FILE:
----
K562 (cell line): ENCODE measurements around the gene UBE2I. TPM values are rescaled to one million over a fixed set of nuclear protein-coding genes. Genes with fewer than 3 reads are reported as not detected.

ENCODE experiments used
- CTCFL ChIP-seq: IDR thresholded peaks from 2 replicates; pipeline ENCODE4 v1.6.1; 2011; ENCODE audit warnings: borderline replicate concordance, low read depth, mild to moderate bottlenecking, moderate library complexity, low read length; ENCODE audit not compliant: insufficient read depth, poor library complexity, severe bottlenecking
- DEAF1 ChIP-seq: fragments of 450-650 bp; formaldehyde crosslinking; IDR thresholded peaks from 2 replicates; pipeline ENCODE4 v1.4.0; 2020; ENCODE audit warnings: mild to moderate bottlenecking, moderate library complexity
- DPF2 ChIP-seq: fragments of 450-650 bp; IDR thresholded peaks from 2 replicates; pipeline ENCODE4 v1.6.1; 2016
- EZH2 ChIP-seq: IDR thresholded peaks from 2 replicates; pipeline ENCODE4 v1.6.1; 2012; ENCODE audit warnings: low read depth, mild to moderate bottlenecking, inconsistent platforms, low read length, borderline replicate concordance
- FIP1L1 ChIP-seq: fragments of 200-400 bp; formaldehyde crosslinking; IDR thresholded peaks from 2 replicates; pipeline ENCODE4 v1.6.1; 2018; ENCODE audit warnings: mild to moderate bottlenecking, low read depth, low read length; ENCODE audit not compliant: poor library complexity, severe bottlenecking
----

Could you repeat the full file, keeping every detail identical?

K562 (cell line): ENCODE measurements around the gene UBE2I. TPM values are rescaled to one million over a fixed set of nuclear protein-coding genes. Genes with fewer than 3 reads are reported as not detected.

ENCODE experiments used
- CTCFL ChIP-seq: IDR thresholded peaks from 2 replicates; pipeline ENCODE4 v1.6.1; 2011; ENCODE audit warnings: borderline replicate concordance, low read depth, mild to moderate bottlenecking, moderate library complexity, low read length; ENCODE audit not compliant: insufficient read depth, poor library complexity, severe bottlenecking
- DEAF1 ChIP-seq: fragments of 450-650 bp; formaldehyde crosslinking; IDR thresholded peaks from 2 replicates; pipeline ENCODE4 v1.4.0; 2020; ENCODE audit warnings: mild to moderate bottlenecking, moderate library complexity
- DPF2 ChIP-seq: fragments of 450-650 bp; IDR thresholded peaks from 2 replicates; pipeline ENCODE4 v1.6.1; 2016
- EZH2 ChIP-seq: IDR thresholded peaks from 2 replicates; pipeline ENCODE4 v1.6.1; 2012; ENCODE audit warnings: low read depth, mild to moderate bottlenecking, inconsistent platforms, low read length, borderline replicate concordance
- FIP1L1 ChIP-seq: fragments of 200-400 bp; formaldehyde crosslinking; IDR thresholded peaks from 2 replicates; pipeline ENCODE4 v1.6.1; 2018; ENCODE audit warnings: mild to moderate bottlenecking, low read depth, low read length; ENCODE audit not compliant: poor library complexity, severe bottlenecking